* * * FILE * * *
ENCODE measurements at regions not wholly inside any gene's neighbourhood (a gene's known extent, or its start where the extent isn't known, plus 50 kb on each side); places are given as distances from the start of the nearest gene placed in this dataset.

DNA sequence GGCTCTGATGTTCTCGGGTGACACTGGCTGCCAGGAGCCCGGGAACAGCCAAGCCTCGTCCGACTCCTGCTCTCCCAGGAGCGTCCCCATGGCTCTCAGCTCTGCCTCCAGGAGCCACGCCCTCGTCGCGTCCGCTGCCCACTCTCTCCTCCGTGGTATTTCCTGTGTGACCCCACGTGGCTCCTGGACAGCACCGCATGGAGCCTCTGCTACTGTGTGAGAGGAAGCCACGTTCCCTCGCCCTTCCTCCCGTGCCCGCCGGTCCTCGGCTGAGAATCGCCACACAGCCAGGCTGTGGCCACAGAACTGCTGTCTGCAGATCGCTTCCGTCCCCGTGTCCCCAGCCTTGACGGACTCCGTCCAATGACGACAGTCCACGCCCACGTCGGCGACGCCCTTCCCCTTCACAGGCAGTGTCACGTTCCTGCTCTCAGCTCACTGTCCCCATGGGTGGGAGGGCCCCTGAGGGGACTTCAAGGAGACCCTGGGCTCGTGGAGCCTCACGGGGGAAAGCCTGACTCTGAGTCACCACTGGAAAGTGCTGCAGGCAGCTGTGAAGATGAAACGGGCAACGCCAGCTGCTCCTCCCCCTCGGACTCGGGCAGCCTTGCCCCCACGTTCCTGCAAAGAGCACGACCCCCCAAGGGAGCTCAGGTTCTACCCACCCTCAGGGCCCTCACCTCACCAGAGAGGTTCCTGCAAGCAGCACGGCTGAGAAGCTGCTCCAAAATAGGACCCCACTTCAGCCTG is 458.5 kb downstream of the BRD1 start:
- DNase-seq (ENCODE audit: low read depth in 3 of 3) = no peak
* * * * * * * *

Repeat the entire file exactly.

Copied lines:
ENCODE measurements at regions not wholly inside any gene's neighbourhood (a gene's known extent, or its start where the extent isn't known, plus 50 kb on each side); places are given as distances from the start of the nearest gene placed in this dataset.

DNA sequence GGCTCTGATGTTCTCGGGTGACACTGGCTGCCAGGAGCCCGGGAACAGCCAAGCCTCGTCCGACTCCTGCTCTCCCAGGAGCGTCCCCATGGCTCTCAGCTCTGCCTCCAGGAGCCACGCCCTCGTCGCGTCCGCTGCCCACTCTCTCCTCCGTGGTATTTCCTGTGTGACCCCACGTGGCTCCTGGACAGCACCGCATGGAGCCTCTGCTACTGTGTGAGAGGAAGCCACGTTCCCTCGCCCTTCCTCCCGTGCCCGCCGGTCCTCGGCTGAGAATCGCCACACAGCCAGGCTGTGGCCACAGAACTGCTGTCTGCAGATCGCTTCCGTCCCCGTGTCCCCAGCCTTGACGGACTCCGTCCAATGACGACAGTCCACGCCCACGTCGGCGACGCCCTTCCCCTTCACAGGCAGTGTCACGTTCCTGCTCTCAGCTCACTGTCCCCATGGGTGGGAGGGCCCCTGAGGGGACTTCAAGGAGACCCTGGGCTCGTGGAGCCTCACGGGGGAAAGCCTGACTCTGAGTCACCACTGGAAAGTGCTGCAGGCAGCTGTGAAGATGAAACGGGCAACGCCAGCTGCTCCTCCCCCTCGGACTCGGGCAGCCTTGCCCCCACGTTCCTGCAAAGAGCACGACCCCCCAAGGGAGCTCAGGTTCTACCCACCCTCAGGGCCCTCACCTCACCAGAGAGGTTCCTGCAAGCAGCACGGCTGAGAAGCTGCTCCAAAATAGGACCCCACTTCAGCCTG is 458.5 kb downstream of the BRD1 start:
- DNase-seq (ENCODE audit: low read depth in 3 of 3) = no peak